One day I wrote to him to say that though I had read his novels several times, I continued to enjoy reading them all over again and got lost in Malgudi. He wrote back thanking me: "I'm delighted that you could get so much pleasure out of Malgudi. When I write I cannot measure the effect on a reader. When I hear from the reader, I consider it the highest (unexpected) reward. Tell me which titles you have not been able to secure for your library. I will fill the gaps." He used to recall the occasions when I photographed him and once wrote to ask, "Do you remember your first visit, to my study at Yadavagiri, which was the only part of the house ready ? You wanted to photograph me for Time, when Financial Expert was about to be published."

Having known him for many decades, I found Narayan an excellent subject to write about. Once I wrote a long article on him in my column in the Sunday Observer. He congratulated me for my "warm and generous article. I cannot praise it too much, being the theme myself. You have got so much out of our association, and put the material to excellent purpose." In the same letter, he said, "I miss Mysore and its air and the landscape, but it is unlikely I shall visit it, the travel looks forbidding, and the facilities and support for my daily existence are difficult to organise in Mysore. More than all, Minnie and Madhavi are an anchor!" Yes, Narayan revelled in the company of his granddaughter and her child. He also found enough time for long and leisurely conversations with friends who dropped in. The group had to be small for the best of Narayan to come out. When he was in good company, he abandoned his writing for the day.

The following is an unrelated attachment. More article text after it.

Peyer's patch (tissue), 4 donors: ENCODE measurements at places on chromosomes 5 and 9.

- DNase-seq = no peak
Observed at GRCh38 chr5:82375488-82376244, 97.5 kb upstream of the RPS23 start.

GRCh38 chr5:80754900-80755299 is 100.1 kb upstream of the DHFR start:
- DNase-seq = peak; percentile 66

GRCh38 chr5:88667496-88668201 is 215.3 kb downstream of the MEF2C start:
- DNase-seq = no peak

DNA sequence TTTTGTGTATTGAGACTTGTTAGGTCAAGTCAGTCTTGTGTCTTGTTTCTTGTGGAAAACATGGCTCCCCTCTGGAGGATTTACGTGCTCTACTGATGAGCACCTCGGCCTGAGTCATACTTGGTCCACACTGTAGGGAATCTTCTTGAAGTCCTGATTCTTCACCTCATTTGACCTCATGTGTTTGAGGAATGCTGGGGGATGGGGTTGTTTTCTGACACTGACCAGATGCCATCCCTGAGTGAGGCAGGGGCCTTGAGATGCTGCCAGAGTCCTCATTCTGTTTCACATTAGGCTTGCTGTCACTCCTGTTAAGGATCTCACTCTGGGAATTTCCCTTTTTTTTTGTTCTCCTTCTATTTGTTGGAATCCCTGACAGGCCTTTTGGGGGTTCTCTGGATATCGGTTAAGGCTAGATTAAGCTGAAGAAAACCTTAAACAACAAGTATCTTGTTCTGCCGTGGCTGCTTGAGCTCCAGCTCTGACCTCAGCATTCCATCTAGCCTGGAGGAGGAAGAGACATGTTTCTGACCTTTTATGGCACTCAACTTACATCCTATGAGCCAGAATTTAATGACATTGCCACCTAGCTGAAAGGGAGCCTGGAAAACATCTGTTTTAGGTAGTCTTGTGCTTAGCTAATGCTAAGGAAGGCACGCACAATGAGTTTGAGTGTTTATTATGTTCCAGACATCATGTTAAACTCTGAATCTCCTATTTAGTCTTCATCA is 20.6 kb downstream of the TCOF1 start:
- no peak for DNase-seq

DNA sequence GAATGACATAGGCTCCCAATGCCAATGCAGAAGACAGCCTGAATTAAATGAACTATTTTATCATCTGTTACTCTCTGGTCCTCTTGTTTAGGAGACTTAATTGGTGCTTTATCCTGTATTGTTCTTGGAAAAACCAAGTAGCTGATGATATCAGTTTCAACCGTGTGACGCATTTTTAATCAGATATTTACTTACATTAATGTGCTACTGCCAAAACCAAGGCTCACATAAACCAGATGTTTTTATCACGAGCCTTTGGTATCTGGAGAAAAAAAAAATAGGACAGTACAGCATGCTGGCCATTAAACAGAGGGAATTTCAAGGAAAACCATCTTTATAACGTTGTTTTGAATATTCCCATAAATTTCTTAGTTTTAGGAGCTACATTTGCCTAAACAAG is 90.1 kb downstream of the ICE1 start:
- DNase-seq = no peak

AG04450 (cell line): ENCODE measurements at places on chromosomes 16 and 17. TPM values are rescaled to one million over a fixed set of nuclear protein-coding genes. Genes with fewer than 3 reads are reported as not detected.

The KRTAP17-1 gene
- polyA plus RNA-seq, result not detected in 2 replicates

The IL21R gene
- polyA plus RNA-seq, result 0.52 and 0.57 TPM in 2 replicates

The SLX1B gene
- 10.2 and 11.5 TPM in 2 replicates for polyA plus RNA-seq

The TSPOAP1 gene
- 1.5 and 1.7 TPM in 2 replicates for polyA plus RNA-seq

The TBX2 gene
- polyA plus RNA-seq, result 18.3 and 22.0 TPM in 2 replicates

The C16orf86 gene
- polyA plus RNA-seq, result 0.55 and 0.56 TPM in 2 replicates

IN the last decade of his life, Narayan found in N. Ram, Editor of Frontline, an extremely close friend, to provide him with much emotional support. Being a busy man all day, Ram could only go to Narayan in the evenings to converse with him late into the night. Narayan used to tell me that Ram was "my night club member." He was also very pleased with the book that Ram and Susan Ram wrote about his life and art.

Playing cricket with his nephews Thumbi and Nokki and niece Shanta in Mysore.-

Whenever I visited Narayan in Madras I used to find him constantly talking to friends using a cordless telephone. "Without this I cannot survive," he used to tell me. When young friends visited him, they sought his blessings and prostrated at his feet. Narayan made them laugh, saying, "This is an advantage that age bestows on man even if he is an utter ass!"

His room had a window overlooking a crowded junction of roads at Alwarpet. Often, Narayan kept gazing through this window to look at the world passing by.

To some, this world may have seemed circumscribed. But, for the creator of Malgudi, it was all the canvas he needed. "There's so much happening here. There is so much to see. So interesting," he told me on one of my last visits to him, before death overtook him. But, as long as he lived, Rasipuram Krishnaswamy Iyer Narayan woke up each day to a new literary adventure.

T.S. Satyan